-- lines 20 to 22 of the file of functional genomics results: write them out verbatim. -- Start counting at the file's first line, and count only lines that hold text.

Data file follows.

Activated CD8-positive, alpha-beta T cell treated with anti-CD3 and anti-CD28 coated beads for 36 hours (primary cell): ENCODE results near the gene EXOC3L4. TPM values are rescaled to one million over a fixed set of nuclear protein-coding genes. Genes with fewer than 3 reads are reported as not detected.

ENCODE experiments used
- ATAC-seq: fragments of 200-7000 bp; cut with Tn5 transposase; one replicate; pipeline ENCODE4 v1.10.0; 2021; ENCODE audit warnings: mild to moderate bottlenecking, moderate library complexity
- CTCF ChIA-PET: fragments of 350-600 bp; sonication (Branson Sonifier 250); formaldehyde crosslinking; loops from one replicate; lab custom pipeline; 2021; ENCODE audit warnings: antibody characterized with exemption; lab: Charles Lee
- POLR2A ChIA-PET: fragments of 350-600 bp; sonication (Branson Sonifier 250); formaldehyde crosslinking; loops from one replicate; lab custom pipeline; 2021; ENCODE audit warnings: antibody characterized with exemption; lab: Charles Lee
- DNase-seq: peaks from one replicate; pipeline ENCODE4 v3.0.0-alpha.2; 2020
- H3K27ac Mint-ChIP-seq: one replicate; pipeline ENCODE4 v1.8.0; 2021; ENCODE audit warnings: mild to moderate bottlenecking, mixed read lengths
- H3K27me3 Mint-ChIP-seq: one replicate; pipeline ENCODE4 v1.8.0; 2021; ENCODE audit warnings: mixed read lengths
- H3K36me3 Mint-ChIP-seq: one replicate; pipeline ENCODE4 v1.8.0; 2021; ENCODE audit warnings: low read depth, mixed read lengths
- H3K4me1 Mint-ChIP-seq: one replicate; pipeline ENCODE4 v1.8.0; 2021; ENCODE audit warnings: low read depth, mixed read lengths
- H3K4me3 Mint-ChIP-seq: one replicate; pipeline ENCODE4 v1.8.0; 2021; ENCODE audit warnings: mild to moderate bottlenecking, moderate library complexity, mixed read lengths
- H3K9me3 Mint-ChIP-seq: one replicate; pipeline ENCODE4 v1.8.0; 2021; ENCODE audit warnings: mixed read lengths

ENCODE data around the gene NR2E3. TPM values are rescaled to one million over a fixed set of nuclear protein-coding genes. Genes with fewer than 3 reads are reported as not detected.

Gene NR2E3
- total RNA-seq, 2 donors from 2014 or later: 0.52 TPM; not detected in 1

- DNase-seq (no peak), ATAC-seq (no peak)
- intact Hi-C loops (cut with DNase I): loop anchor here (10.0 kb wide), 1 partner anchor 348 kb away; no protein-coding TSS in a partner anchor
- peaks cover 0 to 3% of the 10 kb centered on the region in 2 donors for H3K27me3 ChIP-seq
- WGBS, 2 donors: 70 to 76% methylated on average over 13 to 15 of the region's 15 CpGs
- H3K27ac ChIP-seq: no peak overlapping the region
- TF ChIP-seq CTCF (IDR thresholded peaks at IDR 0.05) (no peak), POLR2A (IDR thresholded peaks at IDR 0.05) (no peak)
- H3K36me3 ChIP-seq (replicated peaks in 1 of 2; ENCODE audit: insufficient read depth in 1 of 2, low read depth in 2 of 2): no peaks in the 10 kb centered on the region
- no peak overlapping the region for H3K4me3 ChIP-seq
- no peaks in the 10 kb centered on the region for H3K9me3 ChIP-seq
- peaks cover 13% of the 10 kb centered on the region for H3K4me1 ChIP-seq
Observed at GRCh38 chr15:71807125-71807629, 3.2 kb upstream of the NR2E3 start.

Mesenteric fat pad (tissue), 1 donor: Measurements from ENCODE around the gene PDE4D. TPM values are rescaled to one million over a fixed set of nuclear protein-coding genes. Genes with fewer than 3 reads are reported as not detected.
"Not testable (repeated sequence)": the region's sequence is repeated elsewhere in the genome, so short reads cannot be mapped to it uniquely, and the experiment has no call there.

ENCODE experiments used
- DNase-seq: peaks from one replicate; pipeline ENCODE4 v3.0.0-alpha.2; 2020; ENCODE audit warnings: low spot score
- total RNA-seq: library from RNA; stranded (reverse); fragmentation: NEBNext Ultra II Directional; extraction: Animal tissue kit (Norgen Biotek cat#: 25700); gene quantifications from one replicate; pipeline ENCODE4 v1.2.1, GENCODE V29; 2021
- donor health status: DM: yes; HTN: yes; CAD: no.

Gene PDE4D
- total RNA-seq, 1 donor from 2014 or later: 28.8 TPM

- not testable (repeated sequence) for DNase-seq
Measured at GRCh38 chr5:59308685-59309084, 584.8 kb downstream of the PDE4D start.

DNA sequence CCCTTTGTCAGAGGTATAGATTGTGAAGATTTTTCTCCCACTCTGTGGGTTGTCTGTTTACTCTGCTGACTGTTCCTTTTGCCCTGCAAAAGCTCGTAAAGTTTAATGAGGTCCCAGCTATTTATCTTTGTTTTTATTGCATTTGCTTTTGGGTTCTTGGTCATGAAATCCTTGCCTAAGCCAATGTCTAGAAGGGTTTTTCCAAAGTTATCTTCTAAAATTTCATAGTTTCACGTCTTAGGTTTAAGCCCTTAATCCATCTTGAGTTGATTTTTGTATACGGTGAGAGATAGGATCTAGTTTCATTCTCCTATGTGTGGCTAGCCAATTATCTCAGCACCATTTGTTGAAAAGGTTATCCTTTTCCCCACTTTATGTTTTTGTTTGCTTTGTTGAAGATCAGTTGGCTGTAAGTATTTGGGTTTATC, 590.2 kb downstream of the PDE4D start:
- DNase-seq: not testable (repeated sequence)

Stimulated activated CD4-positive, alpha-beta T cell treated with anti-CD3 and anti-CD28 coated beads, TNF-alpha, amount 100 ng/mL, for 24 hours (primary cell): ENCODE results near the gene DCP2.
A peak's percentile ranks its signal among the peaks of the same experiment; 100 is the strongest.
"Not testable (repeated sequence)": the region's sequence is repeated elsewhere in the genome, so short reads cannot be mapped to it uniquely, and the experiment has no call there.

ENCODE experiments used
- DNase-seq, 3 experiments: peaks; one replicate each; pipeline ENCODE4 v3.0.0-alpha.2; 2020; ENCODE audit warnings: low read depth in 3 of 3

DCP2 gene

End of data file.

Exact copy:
- H3K27ac ChIP-seq: no peak overlapping the region
- TF ChIP-seq CTCF (IDR thresholded peaks at IDR 0.05) (no peak), POLR2A (IDR thresholded peaks at IDR 0.05) (no peak)
- H3K36me3 ChIP-seq (replicated peaks in 1 of 2; ENCODE audit: insufficient read depth in 1 of 2, low read depth in 2 of 2): no peaks in the 10 kb centered on the region